The Three Stages of Financial Independence

The funny thing about Stage Two Financial Independence is that it’s still a perfectly reasonable goal attainable by the majority of lawyers willing to work their entire career.

A lawyer that maxes out her 401(k) retirement account by saving $18,500 a year over a 35-year career (from ages 30 to 65) can expect a nest egg of $2,300,000 in inflation-adjusted dollars.

Many lawyers simply don’t want to work for 35 years but, if you’re willing to do so, it’s perfectly reasonable to expect to reach Stage Two Financial Independence. If you add a Backdoor Roth IRA to that savings plan, you’ll come out with $2,950,000 in total retirement savings, putting you at the upper range of Stage Two Financial Independence.

I think a lot of lawyers find themselves defeated thinking about Stage Two Financial Independence because the thought of working for 35 years seems like too much. Can you reach Stage Two Financial Independence earlier in your career?

If you’re willing to save $50,000 a year toward retirement, you could cut that working career nearly in half by working from ages 30 to 48 and you’d have an inflation-adjusted expected retirement account of $1,625,000, putting you in the beginning bands of Stage Two Financial Independence.

Saving $50,000 a year towards retirement is a “serious” savings mode, which may be too steep for many (keep in mind this in addition to any other saving you need to do for things like houses, cars, etc.). But it’s certainly possible to reach Stage Two Financial Independence in an early timeframe if you’re motivated.

If you have a combined household income of $200,000, saving about 25% of your gross income would put you on course to save $50,000 a year.

Stage Two Financial Independence gives you even more flexibility than Stage One. Once you reach it, you can do things like:

Stop working entirely, continue living in your current city and spending the same as you have been previously.

Move to a lower cost-of-living location in the United States or world and live like a king, never needing to work again.

Explore a risky side-project or business and use some of your capital to help get it off the ground.
Have one spouse stay at home permanently while the other spouse pursues other hobbies or interests.

Become an artist without ever being concerned about selling your work.

Stage Two Financial Independence is where a super-saver lawyer in Biglaw might find themselves as a junior partner. Or, for a household in Kentucky, it’s where they could find themselves after 35 years of saving $24,000 annually (expected inflation-adjusted portfolio at that savings rate would be $3,000,000). For that Kentucky lawyer, that’s simply maxing out a 401(k) and Roth IRA every year you work during a normal 35-year working career!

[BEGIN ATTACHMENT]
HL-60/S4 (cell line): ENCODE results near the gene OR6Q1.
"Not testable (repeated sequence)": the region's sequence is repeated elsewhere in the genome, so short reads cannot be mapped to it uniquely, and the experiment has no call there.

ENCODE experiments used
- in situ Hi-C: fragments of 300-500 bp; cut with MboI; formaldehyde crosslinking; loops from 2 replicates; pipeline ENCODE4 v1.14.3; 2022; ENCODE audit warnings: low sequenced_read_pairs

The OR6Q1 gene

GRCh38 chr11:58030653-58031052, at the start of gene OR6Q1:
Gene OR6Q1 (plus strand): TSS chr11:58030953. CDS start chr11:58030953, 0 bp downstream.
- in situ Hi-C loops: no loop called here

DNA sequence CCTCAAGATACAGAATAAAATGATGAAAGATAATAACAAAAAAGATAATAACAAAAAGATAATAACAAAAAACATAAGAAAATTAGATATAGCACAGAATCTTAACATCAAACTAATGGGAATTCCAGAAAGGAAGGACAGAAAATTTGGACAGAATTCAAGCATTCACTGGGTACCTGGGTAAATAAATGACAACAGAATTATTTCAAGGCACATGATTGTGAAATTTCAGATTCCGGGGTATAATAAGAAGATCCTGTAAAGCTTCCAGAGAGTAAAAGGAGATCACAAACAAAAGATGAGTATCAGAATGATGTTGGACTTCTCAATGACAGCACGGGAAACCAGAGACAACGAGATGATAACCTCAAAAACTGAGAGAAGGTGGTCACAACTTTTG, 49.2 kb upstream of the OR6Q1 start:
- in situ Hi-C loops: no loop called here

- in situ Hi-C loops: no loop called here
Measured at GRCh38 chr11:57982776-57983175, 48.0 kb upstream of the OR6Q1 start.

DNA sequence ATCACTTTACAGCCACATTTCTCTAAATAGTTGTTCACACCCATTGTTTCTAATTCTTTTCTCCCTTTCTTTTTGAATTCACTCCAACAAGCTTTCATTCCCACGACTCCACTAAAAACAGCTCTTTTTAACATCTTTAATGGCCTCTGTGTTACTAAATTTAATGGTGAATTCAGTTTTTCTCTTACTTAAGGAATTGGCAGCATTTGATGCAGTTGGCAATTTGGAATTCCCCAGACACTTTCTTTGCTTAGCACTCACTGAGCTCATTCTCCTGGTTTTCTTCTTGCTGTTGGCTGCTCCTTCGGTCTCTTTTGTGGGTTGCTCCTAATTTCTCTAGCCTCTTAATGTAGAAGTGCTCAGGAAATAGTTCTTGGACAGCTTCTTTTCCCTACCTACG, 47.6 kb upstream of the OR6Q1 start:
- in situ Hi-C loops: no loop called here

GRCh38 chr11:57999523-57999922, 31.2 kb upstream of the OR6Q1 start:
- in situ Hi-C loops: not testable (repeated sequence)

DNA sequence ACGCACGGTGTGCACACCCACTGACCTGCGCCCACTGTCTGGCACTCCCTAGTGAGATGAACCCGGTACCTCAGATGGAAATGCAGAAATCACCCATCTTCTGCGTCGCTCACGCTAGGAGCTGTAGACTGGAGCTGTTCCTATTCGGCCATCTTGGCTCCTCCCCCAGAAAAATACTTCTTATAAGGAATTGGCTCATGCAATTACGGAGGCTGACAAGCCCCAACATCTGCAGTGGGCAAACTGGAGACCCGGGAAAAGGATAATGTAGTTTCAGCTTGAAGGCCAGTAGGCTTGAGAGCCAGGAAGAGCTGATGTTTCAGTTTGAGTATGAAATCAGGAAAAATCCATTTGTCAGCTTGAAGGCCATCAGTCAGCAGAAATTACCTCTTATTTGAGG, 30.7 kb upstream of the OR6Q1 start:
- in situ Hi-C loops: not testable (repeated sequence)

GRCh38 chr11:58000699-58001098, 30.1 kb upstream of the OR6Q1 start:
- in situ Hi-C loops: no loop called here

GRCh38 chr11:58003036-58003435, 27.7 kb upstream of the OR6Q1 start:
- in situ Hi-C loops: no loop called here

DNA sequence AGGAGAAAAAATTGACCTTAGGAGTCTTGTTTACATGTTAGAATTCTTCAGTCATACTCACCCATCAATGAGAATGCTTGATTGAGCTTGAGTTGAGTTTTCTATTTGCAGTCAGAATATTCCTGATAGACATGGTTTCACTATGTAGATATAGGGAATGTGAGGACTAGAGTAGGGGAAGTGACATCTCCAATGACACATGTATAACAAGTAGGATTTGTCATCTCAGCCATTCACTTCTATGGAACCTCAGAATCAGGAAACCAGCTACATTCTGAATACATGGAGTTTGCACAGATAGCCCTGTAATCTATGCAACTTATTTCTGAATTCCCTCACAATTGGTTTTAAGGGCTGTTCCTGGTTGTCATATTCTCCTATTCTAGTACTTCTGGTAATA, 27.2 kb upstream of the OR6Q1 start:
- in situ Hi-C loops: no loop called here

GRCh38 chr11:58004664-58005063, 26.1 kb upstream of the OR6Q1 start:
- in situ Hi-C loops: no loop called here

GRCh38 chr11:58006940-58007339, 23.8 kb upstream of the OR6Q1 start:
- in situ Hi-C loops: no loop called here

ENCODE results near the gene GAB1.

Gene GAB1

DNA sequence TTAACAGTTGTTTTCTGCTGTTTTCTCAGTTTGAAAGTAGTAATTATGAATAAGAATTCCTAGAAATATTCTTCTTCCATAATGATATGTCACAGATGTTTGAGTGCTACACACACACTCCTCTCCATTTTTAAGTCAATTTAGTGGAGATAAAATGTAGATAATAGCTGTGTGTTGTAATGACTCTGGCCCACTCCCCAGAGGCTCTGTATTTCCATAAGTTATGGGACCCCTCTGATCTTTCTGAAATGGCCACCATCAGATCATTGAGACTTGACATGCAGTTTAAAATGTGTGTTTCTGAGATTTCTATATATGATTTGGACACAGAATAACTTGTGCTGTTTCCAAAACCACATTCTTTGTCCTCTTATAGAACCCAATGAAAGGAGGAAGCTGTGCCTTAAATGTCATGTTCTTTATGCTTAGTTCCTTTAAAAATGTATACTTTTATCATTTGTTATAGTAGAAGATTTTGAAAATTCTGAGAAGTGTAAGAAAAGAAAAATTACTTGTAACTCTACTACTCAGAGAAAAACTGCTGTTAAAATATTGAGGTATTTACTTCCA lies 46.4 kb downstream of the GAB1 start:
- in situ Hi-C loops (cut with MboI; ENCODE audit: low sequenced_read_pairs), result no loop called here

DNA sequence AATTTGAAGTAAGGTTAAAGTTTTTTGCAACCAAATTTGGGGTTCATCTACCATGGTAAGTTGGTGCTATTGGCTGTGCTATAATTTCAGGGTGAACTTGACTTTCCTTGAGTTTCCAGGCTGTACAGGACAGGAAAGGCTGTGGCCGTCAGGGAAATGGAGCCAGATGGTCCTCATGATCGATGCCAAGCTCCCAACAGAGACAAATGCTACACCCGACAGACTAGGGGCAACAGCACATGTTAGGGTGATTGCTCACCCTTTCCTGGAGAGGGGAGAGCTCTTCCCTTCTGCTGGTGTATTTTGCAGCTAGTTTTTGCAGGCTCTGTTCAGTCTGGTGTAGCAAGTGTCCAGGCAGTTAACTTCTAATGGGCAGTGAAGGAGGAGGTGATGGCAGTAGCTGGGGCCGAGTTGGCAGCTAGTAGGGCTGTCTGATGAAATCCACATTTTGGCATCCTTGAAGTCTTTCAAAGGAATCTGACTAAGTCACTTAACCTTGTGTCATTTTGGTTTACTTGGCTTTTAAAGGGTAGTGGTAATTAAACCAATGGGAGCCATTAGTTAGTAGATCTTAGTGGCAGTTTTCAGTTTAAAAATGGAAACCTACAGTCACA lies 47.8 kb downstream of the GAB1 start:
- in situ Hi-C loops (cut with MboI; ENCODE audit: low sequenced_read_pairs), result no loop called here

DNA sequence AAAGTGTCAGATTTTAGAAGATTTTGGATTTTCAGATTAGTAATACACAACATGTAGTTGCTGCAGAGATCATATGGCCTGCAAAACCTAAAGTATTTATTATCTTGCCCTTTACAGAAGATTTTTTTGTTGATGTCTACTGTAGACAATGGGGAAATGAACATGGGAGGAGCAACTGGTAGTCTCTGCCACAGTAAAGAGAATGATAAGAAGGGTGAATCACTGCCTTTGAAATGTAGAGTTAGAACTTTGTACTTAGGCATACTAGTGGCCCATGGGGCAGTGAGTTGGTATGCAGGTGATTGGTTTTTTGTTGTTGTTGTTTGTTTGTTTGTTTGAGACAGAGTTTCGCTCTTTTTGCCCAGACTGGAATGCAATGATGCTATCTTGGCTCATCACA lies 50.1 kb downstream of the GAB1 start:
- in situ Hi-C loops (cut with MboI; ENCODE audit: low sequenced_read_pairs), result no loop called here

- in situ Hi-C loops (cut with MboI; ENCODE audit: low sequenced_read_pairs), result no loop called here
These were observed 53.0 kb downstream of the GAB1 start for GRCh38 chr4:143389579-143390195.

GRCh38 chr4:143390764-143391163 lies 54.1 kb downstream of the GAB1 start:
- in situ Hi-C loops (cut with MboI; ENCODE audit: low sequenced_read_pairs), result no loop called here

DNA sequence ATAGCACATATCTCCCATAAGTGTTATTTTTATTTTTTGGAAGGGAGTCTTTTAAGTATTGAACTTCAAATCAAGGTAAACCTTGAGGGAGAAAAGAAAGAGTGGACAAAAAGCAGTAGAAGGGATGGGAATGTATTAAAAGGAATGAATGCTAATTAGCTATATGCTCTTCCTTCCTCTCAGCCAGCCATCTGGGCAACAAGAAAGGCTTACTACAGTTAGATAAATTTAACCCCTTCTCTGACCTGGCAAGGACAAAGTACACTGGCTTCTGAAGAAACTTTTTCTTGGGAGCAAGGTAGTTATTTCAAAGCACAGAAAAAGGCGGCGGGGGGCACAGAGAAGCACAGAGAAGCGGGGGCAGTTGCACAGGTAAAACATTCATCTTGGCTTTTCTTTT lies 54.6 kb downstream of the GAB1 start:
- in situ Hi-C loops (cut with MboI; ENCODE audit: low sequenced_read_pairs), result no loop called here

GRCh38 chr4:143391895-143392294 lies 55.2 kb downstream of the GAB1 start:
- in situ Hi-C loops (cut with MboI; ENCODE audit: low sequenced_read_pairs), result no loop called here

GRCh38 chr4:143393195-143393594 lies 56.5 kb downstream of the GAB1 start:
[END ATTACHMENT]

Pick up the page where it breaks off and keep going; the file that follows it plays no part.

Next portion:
Stage Three Financial Independence: Ideal Expenses Covered

This is the level of Financial Independence that everyone wants to achieve. It’s also usually what someone has in mind when they first discover the concept of financial independence. A typical example is a lawyer that decides if they had $200,000 of annual income – without needing to work – they’d be all set. With $200,000 – $300,000 in income, you can live comfortably as a family of four in just about anywhere in the United States or the world.

It would take somewhere between approximately $5,000,000 and $7,500,000 in savings to reach Stage Three Financial Independence assuming you could withdraw about 4% of the portfolio without ever needing to touch the principal.

This level of savings may feel out of reach for most lawyers unless they’re willing to sacrifice a significant amount of current consumption for future consumption.

A lawyer saving $40,000 a year towards retirement that is willing to work a full 35-year career could expect to have an inflation-adjusted nest egg of $5,000,000. To bump themselves to the higher end of the range they’d need to save $60,000 a year.

Does this mean Stage Three Financial Independence isn’t attainable? I don’t think so.

The way many people reach Stage Three Financial Independence is through a combination of investment income and investment cash flow acquired later in life.

The thing about Stage One or Stage Two Financial Independence is that if you’re motivated enough to reach them fairly early in your life (i.e. before 45), you’re likely the kind of person that will find other ways to generate money in retirement.

Since financial independence allows you unlimited time to pursue whatever you want, many people move up the stages of financial independence once they’re unshackled from working on projects and tasks that benefit someone else more than they benefit themselves.

This article has been republished with permission from The Big Law Investor.